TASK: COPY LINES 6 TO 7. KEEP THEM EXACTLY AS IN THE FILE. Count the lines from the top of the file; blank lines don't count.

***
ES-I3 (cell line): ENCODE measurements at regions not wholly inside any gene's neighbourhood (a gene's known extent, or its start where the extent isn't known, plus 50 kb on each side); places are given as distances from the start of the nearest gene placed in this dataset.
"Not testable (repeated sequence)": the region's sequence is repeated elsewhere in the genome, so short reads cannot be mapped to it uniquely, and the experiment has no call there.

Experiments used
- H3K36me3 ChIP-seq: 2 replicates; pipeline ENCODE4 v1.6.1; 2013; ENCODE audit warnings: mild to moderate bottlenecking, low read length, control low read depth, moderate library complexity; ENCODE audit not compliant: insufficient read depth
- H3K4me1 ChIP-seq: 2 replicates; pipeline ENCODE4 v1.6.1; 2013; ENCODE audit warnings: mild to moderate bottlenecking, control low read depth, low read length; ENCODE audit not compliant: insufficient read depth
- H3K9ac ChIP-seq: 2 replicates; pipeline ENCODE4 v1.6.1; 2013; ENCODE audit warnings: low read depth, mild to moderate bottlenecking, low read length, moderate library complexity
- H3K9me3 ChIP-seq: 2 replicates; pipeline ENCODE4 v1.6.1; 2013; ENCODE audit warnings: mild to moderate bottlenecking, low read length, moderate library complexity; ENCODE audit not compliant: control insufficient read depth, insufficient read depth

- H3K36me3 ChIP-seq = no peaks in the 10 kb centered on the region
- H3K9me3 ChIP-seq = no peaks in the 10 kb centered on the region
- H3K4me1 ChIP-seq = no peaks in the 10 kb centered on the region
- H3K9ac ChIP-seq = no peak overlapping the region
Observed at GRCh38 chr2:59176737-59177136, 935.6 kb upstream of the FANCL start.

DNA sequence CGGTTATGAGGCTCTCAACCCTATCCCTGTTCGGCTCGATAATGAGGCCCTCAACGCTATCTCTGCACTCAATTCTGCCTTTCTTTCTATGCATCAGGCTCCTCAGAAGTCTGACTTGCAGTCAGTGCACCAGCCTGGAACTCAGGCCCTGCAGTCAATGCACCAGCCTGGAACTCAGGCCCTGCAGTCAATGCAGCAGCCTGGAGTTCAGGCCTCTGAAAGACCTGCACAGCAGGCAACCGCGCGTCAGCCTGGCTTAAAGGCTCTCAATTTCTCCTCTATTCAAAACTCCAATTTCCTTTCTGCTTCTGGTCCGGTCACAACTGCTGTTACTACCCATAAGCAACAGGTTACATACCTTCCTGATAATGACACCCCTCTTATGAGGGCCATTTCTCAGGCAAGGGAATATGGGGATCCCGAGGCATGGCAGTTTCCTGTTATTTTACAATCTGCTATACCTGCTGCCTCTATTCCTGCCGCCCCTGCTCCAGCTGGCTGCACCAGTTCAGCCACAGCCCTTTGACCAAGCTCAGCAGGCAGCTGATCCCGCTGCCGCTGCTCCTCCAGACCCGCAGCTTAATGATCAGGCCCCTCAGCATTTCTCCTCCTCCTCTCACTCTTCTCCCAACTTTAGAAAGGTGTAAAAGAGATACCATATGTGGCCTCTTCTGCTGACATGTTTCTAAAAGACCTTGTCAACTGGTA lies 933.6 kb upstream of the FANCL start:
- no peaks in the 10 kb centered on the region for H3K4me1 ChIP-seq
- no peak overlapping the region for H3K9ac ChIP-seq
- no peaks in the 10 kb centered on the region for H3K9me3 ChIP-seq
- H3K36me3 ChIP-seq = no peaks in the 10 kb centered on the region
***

- H3K9ac ChIP-seq: 2 replicates; pipeline ENCODE4 v1.6.1; 2013; ENCODE audit warnings: low read depth, mild to moderate bottlenecking, low read length, moderate library complexity
- H3K9me3 ChIP-seq: 2 replicates; pipeline ENCODE4 v1.6.1; 2013; ENCODE audit warnings: mild to moderate bottlenecking, low read length, moderate library complexity; ENCODE audit not compliant: control insufficient read depth, insufficient read depth